The NT-Live broadcast of "Everyman".
Last night we saw the NT-Live broadcast of Everyman here in Weston-super-Mare and were home in time to watch a film and still get to bed early! Whilst we do drive to London to see a show from time to time the ability to see some of the UK's best theatre without having to tackle the M4/M5 late on a weekday night is a real delight ... comfortable seats, easy access, low prices, pick-and-mix and all.
In our local Odeon you also get 2-4-1, by which I mean, you pay to watch one film and due to the bad soundproofing you get to hear a second film for free. Ok, that is a downside, but its still worth it! Indeed, as cinema audience we get to enjoy the interviews with the crew beforehand as well as superb filming which gives us a better view than anyone in the audience though you do get them (the audience!) on the soundtrack even if you lack, of course, the immediacy and the "smell of the greasepaint" that they enjoy.
This really is a powerful new look at the classic morality tale and I don't really know who to thank most; Carol Ann Duffy as the writer, Rufus Norris for his direction or Javier De Frutos for his stage pictures and fast-paced movement - in reality it is a team effort and that really shows. Then there is the cast - at times operating as a single unit but each retaining their individuality, they carry the story along, dragging you in and, in the end making you care about both Everyman and your own place on the path to salvation (whatever that may mean to you). Although based on the medieval morality play forged in the Christian tradition, this is genuinely a story for everyone - whatever their belief or lack thereof.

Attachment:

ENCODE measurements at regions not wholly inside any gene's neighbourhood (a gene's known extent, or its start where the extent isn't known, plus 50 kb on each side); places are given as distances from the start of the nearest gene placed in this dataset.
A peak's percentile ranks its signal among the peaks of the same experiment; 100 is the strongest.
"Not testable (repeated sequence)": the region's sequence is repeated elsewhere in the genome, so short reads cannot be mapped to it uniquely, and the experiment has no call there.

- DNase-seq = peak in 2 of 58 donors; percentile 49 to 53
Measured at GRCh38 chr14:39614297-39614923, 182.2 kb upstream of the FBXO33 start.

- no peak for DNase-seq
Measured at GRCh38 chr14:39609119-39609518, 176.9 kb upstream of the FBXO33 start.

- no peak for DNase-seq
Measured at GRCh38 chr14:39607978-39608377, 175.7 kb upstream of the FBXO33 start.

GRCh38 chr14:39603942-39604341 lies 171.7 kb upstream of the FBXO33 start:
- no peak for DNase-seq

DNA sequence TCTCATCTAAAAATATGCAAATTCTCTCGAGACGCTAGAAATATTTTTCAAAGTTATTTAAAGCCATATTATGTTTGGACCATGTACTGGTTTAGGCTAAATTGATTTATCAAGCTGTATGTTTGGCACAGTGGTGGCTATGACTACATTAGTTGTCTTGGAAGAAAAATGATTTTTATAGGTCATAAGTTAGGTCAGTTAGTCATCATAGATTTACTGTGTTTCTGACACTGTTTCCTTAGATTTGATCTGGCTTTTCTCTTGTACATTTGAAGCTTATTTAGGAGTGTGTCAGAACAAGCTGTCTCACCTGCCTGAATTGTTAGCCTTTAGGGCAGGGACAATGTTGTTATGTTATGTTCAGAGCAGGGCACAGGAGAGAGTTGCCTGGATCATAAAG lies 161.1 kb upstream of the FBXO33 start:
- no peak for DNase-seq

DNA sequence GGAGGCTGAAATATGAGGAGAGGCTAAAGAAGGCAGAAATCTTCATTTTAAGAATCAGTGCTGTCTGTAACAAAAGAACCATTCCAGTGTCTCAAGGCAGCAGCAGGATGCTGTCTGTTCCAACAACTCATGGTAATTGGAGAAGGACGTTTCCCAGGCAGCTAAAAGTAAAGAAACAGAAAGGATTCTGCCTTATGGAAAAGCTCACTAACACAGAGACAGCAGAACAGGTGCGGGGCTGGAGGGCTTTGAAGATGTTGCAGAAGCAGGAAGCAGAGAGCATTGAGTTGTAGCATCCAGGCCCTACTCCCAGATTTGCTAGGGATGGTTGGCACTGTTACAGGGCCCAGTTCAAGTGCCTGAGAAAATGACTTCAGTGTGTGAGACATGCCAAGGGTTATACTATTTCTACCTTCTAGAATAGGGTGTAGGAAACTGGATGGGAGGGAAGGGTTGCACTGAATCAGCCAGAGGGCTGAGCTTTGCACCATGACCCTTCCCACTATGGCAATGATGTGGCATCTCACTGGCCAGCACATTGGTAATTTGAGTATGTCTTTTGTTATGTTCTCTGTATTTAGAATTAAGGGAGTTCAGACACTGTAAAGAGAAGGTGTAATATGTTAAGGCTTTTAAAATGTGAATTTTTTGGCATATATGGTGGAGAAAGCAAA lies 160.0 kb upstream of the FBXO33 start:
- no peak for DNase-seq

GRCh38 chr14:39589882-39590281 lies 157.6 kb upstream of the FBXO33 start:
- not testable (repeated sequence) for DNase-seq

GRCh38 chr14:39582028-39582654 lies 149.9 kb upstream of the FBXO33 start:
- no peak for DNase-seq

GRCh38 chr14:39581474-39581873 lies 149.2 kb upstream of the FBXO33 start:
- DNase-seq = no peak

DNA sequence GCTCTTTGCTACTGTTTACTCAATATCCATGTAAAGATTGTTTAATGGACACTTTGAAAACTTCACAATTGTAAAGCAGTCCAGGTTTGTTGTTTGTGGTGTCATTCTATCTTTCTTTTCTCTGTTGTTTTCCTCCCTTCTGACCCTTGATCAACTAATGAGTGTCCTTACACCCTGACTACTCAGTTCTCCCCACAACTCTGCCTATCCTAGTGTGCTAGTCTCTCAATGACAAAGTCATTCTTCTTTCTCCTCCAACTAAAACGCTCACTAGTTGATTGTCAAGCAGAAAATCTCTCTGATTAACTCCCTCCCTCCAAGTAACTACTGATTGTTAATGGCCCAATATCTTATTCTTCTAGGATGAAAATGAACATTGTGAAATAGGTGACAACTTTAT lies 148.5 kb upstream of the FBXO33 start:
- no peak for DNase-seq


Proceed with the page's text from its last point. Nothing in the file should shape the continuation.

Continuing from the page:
Chiwetel Ejiofor's Everyman is completely credible, a succesful, self-indulgent waster his sudden meeting with Dermott Crowley as Death, instigated by the despair that God (Kate Duchene) feels looking at the state of mankind, causes his life to unravel before his eyes. His friends, colleagues and family refuse to stand and speak up for him and in the end his only comfort comes from the beautifully portayed Knowledge (Penny Layden). These main characters carry the story strongly but provide a completely accessible, modern, intepretation. Perhaps Death really is that cynical and God that world wery - who could blame them.
In the blink of an eye, Everyman goes from the top (quite literally) to death with just only enough time to regret how his life has sealed his fate; there is no Marley to warn this Scrooge what awaits him and hence the outcome is damation rather than redemption. Asked to reckon our lives at a moment's notice, could we?